Roussillon is different from the other hilltop villages in that it is sited on deposits of ochre, a novelty that has attracted attention from ancient times. The buildings here are constructed of stone in a variety of tones and rendered in colourful hues from red to yellow unavailable elsewhere. Just fabulous!

Roussillon as we approached

Roussillon as we approached

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Roussillon

Roussillon

Variety of colour in the stone and render

Variety of colour in the stone and render


Looking down from the tower to the ochre mine, Roussillon.

Looking down from the tower to the ochre mine, Roussillon.

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Posted by A M Chaffey 14:59 Archived in France Tagged villages luberon Comments (0)

Farewell to Paris

The journey to Provence

We've said au revoiur to Paris, but not on the full stomach we had planned. The fab breakfast cafe/bakery we had discovered was not ready at 8.45 am to serve us the full deal! It's a late start in Paris with most shops not open until 10 am. Paris is where we spend the most time on this trip and we feel we have only scratched the surface, many attractions need far more time to do justice.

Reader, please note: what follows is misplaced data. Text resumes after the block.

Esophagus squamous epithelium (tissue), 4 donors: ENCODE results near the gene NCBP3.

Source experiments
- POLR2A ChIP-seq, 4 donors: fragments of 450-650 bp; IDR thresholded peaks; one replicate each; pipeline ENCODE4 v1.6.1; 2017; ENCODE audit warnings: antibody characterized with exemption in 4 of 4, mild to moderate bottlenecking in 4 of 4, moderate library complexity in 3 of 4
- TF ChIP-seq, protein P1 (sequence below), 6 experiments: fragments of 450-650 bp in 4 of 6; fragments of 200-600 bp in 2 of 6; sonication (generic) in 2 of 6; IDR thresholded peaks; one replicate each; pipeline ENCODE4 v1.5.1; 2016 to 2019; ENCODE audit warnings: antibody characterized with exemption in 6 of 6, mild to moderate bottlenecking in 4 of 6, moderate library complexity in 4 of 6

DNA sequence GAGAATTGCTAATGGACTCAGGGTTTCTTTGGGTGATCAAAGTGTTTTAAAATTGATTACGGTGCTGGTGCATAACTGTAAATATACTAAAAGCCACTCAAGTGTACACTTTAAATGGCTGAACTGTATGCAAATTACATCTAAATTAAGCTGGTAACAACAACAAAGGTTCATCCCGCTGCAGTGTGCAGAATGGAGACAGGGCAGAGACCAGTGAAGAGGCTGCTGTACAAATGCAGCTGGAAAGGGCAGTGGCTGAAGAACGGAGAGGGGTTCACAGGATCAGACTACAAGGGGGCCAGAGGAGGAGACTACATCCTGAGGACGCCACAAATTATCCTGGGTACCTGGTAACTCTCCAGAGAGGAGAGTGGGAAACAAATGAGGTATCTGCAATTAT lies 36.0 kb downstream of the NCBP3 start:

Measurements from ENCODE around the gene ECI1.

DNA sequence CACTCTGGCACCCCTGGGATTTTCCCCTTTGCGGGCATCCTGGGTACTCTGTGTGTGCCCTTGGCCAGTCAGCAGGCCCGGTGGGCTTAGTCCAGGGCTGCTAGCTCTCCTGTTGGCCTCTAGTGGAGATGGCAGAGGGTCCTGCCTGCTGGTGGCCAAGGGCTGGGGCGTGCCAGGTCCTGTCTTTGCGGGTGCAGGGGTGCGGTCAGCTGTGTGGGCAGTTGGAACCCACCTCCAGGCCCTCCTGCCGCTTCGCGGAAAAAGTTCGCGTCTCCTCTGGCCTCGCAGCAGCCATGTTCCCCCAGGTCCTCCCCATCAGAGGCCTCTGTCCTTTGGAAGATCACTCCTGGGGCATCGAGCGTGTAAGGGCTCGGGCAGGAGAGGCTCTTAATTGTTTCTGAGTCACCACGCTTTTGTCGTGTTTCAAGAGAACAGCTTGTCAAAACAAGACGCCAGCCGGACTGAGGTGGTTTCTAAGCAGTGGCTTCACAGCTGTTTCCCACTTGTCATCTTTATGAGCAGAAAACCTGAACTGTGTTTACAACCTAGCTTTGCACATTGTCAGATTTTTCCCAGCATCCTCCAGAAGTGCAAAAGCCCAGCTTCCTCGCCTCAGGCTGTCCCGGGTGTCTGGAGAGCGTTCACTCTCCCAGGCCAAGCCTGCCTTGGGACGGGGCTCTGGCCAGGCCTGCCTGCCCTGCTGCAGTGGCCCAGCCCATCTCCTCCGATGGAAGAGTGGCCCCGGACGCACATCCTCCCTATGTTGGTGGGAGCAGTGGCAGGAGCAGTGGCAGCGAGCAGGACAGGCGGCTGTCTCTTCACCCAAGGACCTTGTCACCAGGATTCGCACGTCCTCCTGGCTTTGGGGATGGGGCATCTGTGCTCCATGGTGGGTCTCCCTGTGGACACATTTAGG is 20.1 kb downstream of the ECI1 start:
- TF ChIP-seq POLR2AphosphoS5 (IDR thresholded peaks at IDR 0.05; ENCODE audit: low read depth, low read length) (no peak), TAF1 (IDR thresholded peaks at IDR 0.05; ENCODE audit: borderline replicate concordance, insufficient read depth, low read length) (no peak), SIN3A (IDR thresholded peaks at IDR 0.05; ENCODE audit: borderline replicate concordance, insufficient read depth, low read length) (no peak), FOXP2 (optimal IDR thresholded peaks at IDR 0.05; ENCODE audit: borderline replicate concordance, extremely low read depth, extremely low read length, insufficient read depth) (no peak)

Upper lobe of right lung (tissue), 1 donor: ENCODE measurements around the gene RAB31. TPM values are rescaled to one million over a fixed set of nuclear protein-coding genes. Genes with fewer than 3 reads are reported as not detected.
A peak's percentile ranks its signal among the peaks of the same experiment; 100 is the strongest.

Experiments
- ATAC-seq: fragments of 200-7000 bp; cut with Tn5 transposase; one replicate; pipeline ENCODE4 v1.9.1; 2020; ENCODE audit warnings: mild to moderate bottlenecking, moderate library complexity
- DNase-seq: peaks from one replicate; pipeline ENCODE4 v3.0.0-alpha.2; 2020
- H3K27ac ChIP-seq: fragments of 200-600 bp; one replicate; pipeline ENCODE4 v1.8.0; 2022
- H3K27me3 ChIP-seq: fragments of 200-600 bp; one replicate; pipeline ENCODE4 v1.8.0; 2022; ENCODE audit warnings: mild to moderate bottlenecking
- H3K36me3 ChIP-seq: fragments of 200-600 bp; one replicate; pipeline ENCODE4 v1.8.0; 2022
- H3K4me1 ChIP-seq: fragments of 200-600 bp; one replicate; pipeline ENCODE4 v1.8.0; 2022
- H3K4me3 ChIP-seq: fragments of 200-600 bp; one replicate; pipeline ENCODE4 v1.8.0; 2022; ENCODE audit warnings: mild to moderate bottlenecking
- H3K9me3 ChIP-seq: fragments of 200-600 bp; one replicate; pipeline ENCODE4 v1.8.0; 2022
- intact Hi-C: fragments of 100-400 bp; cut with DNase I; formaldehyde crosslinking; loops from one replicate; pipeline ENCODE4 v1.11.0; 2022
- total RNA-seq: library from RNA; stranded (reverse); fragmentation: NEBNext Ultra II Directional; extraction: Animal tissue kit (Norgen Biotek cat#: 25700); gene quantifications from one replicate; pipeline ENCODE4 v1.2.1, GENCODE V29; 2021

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Margaret thought she'd booked a taxi, but her schoolgirl French did not result in a cab at the appointed hour! We made it nonetheless to Orly Airport to collect the Renault Meganne and with some trepidation (mostly on Margaret's side) took off down the motorway south, stopping overnight in Beaune. This is a burgundy wine country and the town is absolutely gorgeous. Small winding cobblestone streets with a stone walled outer barrier, then vineyards and rolling green countryside.

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Beaune, near Dijon

Beaune, near Dijon